It has now lodged an appeal against the proposals, which specifically rule out an Ikea-sized development.
The global giant had lobbied strenuously to be able to locate a store in Cherrywood, telling the council it wanted to expand due to the success of its Ballymun outlet.
A new store would provide a "significant quantum of jobs" in both the construction and operational stage, it argued.
But the strategic development zone (SDZ) document eventually agreed by Dun Laoghaire councillors prohibits retail warehousing.
When contacted today, Ikea said it is "committed to expanding in the Irish market and have been identifying sites in Dublin for a potential second store".
A spokesman added: "We have made representations to local authorities, in line with planning policies, to enable the possibility of a future store to the south of Dublin city. However, we have no plans to confirm at the current time."
Dun Laoghaire council told the Herald it is not in a position to comment.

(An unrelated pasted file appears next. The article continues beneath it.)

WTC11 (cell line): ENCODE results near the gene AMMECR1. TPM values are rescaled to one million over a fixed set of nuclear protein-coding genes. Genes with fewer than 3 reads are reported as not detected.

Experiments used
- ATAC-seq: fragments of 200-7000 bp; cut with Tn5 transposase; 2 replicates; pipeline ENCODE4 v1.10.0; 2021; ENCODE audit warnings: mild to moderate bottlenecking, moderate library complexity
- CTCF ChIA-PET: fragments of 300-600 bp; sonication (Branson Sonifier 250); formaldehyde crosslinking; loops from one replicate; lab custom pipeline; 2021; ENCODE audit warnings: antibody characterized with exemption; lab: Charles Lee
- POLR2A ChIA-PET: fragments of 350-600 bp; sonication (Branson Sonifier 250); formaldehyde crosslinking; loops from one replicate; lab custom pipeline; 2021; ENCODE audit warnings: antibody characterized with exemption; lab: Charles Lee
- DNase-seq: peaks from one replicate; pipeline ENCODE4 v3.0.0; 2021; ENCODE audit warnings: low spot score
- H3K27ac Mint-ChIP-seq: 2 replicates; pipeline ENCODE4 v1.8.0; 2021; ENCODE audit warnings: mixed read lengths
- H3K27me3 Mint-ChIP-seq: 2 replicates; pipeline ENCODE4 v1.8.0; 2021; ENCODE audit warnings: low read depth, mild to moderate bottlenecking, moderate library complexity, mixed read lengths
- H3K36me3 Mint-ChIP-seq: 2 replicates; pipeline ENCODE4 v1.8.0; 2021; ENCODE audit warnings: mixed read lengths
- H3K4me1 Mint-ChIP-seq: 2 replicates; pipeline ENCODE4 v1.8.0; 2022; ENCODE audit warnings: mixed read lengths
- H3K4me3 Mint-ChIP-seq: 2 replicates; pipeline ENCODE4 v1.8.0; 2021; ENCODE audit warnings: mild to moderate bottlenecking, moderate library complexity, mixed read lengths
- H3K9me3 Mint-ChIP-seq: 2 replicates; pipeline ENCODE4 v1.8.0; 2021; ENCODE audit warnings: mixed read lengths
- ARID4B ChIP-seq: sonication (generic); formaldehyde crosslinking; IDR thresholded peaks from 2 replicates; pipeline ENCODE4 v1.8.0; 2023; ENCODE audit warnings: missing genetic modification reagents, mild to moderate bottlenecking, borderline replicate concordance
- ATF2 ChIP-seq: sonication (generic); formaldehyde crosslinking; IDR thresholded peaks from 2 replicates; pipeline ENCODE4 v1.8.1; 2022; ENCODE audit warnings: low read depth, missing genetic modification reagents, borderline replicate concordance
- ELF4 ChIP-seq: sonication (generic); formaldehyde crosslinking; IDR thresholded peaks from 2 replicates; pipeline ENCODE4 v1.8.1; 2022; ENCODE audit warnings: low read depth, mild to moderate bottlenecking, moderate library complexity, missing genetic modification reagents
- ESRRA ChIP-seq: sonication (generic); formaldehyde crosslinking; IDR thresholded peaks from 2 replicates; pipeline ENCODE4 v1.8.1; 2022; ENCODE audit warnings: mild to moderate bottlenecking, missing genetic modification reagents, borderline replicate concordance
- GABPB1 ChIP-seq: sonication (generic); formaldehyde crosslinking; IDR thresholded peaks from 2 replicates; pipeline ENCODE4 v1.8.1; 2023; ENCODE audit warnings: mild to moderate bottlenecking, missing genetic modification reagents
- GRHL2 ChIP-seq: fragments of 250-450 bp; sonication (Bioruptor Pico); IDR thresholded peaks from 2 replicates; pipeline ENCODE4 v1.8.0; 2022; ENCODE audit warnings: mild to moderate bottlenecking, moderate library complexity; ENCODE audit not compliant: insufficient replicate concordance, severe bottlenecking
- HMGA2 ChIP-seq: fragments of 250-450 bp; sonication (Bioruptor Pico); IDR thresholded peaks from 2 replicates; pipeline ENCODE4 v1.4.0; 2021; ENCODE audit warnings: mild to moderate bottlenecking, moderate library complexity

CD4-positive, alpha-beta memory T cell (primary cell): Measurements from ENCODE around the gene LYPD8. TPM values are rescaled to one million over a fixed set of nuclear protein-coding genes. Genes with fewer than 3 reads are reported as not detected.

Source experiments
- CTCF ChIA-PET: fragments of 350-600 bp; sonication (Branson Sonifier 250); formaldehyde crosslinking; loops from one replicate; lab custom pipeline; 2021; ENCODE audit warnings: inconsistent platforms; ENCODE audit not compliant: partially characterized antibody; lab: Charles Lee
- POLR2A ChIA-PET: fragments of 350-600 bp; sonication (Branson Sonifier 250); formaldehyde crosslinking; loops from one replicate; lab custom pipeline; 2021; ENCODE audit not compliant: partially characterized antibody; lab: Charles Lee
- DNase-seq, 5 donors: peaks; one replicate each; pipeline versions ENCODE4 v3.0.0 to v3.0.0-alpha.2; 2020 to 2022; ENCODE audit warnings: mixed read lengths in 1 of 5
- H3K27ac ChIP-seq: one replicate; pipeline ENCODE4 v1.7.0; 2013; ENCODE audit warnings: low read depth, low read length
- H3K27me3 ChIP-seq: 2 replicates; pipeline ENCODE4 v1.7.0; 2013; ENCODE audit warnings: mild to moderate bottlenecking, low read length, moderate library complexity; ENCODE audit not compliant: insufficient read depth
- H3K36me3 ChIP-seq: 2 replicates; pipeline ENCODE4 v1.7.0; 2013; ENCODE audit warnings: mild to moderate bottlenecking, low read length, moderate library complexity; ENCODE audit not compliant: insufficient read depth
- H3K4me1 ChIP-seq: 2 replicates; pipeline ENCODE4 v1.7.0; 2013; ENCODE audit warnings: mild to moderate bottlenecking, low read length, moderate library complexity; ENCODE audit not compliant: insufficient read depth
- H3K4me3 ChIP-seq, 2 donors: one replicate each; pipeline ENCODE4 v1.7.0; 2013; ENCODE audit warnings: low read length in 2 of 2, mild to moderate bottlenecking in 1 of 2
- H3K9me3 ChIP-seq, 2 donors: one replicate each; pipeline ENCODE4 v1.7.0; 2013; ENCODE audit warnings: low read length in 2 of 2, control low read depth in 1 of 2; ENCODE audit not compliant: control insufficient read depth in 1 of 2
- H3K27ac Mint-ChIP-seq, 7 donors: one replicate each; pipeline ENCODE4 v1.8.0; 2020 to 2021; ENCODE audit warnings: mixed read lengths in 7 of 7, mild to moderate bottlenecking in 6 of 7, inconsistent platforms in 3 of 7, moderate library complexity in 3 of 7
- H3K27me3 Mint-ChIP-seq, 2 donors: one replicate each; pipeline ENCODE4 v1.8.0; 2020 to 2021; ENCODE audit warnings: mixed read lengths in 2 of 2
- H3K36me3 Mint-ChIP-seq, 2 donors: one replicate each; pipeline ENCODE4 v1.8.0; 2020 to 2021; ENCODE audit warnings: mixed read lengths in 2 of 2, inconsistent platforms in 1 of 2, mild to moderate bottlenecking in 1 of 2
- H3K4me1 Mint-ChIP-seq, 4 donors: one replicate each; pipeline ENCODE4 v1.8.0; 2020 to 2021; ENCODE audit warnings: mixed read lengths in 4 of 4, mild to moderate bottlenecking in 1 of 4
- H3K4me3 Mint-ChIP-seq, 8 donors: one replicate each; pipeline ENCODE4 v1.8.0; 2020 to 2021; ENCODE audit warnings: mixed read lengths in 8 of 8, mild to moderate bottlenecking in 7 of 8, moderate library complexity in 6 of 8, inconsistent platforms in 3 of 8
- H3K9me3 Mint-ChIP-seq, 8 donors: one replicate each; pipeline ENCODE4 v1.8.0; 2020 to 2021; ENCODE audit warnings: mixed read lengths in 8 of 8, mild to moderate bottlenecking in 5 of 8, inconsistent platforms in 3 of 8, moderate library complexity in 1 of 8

The SDZ, a designation reserved for projects of national importance, makes provision for up to 8,300 new homes on 264 hectares of land in Cherrywoood.
The development of three new villages and a new town centre are permitted under the planning scheme.
Given the country's economic woes, the development is forecast to take many years to complete but, in the meantime, some sections of it will go ahead.
Six schools and 4,500sq metres of community centres are also to be built.
Councillors voted late last year to approve the massive land bank in south Co Dublin.
Among the other organisations that have lodged an appeal with An Bord Pleanala are NAMA, construction company Tudor Homes Ltd and the Cabinteely & District Residents Association.
A town centre as well as the three villages of Priorsland, Lehaunstown and Tully will eventually be built.
The land in question is primarily green field at the end of the Green Luas line between the N11 and M50.
Ownership is divided among a range of developers as well as the county council.
Dunloe Ewart -- formerly controlled by construction boss Liam Carroll -- is among the companies involved.
In a previous submission, Ikea outlined its belief that an outlet in Cherrywood would "stimulate wider economic impacts in associated builders and suppliers".